Despite the invasion, Gazprom has increased gas transit to the EU, which may indicate a desire to maintain existing business relations with member states. During the first five days following the invasion, the transit of Russian gas through Ukraine more than doubled (from around 55 million m3/d to 117 million m3/d). The use of the Yamal gas pipeline has increased, too. On average, it transported 4.2 million m3/d more of Russian gas to Poland than in February (an increase of 52%, to 13% of the pipeline's transmission capacity). Of this, approximately 2.4 million m3/d was sent to Germany (3% of the Mallnow interconnection point’s capacity). In total, the transit of Russian gas to the EU increased by more than 20% during this period (from 529 million m3/d to 640 million m3/d).
20% increase in transit of Russian gas to the EU during the first five days following the invasion of Ukraine
127 bcm more of gas could be imported by the EU by making full use of the existing LNG terminals and interconnectors supplying Algerian gas
33 bcm – size of EU countries’ gas reserves at the end of February 2022 (29.5% of storage capacity)
If the Russian side decided to halt supplies to the EU immediately, most member states would be able to meet their energy needs in March through domestic extraction, imports of Norwegian, Algerian and Azerbaijani gas, and the use of LNG terminals and gas storage facilities. Spain, Belgium, Croatia and Lithuania would be in the most favourable situation: though would not be forced to make additional use of their gas reserves. Sweden (-3.1 million m3/d), Estonia (-3.7 million m3/d), Slovenia (-4.1 million m3/d), Bulgaria (-5.1 million m3/d) and Luxembourg (-4.8 million m3/d) would be forced to limit consumption or make use of import options and other EU countries’ reserves. This would only be possible with full solidarity between member states in the energy sector. Finland will be in the most difficult situation: it would be forced to reduce gas consumption by 60% in March (7.9 million m3/d) due to the limited capacity of interconnectors and LNG terminals, despite importing 4.9 million m3/d of gas from the Latvian Inčukalns warehouse via Estonian territory.
A radical reduction in the supply of Russian gas on the European market is now less of a threat to the European economy than a few months ago. According to meteorological forecasts, the rest of the winter will be mild. This will lower demand for gas, like in previous years. In 2011-2021, average gas consumption was highest in December and January, before decreasing gradually in the following months. Compared to average gas consumption in January, a gradual decrease could be observed (-15% in February, -24% in March, -45% in April and -52% in May).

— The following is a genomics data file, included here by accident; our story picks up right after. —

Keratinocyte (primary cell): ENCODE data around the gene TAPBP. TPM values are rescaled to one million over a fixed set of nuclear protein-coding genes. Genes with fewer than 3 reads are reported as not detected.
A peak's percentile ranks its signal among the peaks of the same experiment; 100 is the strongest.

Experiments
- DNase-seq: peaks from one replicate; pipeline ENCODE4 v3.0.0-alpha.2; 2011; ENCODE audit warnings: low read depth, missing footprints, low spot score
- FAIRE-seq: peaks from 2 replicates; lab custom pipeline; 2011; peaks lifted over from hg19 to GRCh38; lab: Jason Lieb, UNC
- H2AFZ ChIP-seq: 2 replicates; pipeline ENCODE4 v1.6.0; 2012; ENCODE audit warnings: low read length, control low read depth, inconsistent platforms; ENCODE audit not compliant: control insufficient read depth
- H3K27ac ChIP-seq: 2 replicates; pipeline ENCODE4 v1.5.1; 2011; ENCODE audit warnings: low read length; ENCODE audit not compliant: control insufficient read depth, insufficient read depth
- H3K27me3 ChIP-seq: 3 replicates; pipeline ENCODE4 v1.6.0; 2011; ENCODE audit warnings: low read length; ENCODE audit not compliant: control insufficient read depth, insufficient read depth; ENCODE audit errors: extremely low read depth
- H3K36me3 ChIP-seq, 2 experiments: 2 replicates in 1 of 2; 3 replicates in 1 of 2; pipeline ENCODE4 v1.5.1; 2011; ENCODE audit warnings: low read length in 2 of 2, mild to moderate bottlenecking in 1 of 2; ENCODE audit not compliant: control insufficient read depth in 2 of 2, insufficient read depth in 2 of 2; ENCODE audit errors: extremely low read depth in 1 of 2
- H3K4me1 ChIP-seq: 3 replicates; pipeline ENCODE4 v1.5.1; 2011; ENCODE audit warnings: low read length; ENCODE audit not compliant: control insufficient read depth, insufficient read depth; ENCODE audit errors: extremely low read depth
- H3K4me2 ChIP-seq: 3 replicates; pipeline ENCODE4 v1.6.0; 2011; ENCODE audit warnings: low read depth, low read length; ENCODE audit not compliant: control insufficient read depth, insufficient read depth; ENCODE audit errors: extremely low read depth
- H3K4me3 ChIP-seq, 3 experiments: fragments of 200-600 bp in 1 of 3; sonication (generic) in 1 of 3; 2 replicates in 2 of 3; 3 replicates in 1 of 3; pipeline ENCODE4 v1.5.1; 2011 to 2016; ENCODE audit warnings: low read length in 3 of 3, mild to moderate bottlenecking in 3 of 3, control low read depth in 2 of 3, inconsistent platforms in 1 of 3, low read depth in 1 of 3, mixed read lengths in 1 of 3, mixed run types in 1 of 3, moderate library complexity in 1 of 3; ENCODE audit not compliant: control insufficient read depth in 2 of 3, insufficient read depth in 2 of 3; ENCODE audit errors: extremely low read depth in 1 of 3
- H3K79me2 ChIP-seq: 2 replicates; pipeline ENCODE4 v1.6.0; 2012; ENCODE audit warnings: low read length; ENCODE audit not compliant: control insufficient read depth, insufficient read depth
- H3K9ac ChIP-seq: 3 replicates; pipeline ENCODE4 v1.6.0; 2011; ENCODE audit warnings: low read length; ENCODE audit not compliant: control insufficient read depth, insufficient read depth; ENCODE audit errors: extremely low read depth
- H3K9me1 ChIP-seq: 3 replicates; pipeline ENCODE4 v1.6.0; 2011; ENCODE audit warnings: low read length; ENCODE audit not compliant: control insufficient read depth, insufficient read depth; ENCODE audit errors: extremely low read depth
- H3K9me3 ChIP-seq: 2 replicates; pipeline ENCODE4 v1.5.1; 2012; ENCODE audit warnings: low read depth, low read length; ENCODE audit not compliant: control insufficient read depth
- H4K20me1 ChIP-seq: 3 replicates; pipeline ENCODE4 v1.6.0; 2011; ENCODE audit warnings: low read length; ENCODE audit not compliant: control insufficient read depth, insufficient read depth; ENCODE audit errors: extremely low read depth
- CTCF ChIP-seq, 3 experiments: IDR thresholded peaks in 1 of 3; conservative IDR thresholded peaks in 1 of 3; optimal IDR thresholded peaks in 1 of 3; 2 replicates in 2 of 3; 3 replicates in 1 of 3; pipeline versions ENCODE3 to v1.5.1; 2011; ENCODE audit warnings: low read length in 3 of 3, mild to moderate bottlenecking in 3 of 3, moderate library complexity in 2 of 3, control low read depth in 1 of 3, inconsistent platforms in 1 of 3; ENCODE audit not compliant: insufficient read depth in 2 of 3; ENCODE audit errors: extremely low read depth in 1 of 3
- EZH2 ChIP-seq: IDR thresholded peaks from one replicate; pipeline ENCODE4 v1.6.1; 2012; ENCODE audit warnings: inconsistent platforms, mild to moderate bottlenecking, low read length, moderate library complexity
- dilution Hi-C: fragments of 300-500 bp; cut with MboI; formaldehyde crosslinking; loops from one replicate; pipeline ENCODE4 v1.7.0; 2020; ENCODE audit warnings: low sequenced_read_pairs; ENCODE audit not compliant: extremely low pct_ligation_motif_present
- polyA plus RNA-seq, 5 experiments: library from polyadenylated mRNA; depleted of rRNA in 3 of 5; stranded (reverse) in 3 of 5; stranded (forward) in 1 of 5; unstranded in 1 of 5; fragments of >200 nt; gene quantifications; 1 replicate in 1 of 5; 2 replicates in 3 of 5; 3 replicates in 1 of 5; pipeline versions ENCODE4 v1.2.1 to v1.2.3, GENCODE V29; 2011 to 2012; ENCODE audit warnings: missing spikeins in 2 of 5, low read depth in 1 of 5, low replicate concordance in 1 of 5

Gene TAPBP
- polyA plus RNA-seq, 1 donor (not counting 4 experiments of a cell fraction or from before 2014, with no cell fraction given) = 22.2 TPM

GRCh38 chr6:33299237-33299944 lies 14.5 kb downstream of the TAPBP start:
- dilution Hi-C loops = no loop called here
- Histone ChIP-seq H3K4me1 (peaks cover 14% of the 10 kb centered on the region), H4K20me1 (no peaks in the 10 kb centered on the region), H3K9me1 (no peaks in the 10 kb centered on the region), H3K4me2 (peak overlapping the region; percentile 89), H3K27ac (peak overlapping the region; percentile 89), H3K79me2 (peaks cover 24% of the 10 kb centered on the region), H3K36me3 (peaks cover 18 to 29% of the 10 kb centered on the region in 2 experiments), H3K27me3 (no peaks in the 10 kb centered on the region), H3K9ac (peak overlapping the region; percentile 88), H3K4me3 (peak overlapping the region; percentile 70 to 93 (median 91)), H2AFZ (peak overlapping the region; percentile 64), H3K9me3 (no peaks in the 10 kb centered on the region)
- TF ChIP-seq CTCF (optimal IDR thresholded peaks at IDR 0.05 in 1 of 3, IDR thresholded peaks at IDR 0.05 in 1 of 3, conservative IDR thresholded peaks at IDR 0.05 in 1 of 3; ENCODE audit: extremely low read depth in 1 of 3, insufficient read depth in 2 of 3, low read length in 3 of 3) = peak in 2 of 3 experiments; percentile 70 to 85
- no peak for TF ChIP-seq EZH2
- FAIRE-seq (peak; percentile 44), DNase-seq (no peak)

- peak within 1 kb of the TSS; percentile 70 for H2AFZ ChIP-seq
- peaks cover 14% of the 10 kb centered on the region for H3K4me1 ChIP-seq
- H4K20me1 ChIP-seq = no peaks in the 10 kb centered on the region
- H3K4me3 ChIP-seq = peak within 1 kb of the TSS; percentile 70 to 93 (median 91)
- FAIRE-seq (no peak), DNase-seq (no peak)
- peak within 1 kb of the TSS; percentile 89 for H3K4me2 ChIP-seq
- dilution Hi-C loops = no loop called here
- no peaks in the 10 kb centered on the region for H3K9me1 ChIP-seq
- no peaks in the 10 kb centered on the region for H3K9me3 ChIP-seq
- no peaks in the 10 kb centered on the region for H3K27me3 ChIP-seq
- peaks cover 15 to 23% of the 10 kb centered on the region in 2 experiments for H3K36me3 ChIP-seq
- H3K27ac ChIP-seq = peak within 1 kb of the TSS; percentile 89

The largest decrease in demand in the summer months compared to winter can be observed in countries in Central and Eastern Europe, such as Hungary (demand in June 25.5% of that in January), Estonia (also 25.5%) and Romania (27.5%). Above all, the seasonal effect was lowest in southern European countries such as Malta, Portugal, Greece and Spain, which rely on gas for heating during the winter months to a much lesser extent (Chart 4).
Current gas reserved stored on EU territory amount to around 33 bcm, which is around 29.5% of storage capacity and corresponds to the reserves during the same period in 2017 and 2018. However, it is 12.3% lower than the average EU reserves in 2011-2022. The Italians (7.8 bcm) and Germany (7.2 bcm) have the largest gas reserves. Poland’s gas reserves amount to 2.1 billion m3, which in simplified terms corresponds to the demand for Russian gas in March-April (120%) and 32.6% of the average consumption of Russian gas in March-November. A big challenge for many EU countries may be accumulating enough reserves to reach 70-80% of storage capacity before the start of the heating season in November.
Full use of the existing LNG infrastructure (an additional 91 bcm/year) and the interconnectors transmitting Algerian gas (an additional 36 bcm/year) would significantly reduce the challenges associated with the suspension of Russian gas supplies (150-170 bcm/year). A significant obstacle to these measures could be the limited capacity of the main European LNG importers’ transmission system (Spain, France, Italy) and their interconnections with other EU countries. According to analysis by Bruegel, the EU’s LNG import capabilities should further increase in the coming years, along with the development of the regasification infrastructure.
A complementary solution could be a temporary or long-term reduction in gas demand in EU countries. In industry, it would be difficult to rapidly change the structure of fuel consumption. According to International Energy Agency data, daily demand for gas in industry in the EU remained relatively unchanged in 2010-2020 (around 142 bcm per year). In the residential and commercial buildings sector, there has been a decrease in consumption (to around 176 bcm per year in 2020), mainly due to thermal modernisation and increasing energy efficiency. The greatest potential for reducing gas consumption is in the power generation sector, which consumes around 100 bcm of gas per year. Part of the gas generation capacity could be temporarily replaced by using existing coal capacity and energy imports. Additional opportunities to replace gas in the power sector also be created by the suspension of the ongoing decommissioning of nuclear power plants in Germany and other countries that have considered moving away from nuclear energy in the past.